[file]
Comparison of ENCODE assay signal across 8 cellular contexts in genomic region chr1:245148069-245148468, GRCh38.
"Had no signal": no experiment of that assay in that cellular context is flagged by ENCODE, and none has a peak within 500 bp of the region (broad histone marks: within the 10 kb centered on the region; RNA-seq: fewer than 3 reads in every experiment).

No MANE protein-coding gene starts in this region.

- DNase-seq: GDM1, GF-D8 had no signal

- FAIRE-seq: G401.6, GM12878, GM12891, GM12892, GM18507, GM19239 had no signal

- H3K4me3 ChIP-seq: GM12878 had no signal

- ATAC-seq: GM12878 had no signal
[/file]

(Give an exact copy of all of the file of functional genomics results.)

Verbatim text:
Comparison of ENCODE assay signal across 8 cellular contexts in genomic region chr1:245148069-245148468, GRCh38.
"Had no signal": no experiment of that assay in that cellular context is flagged by ENCODE, and none has a peak within 500 bp of the region (broad histone marks: within the 10 kb centered on the region; RNA-seq: fewer than 3 reads in every experiment).

No MANE protein-coding gene starts in this region.

- DNase-seq: GDM1, GF-D8 had no signal

- FAIRE-seq: G401.6, GM12878, GM12891, GM12892, GM18507, GM19239 had no signal

- H3K4me3 ChIP-seq: GM12878 had no signal

- ATAC-seq: GM12878 had no signal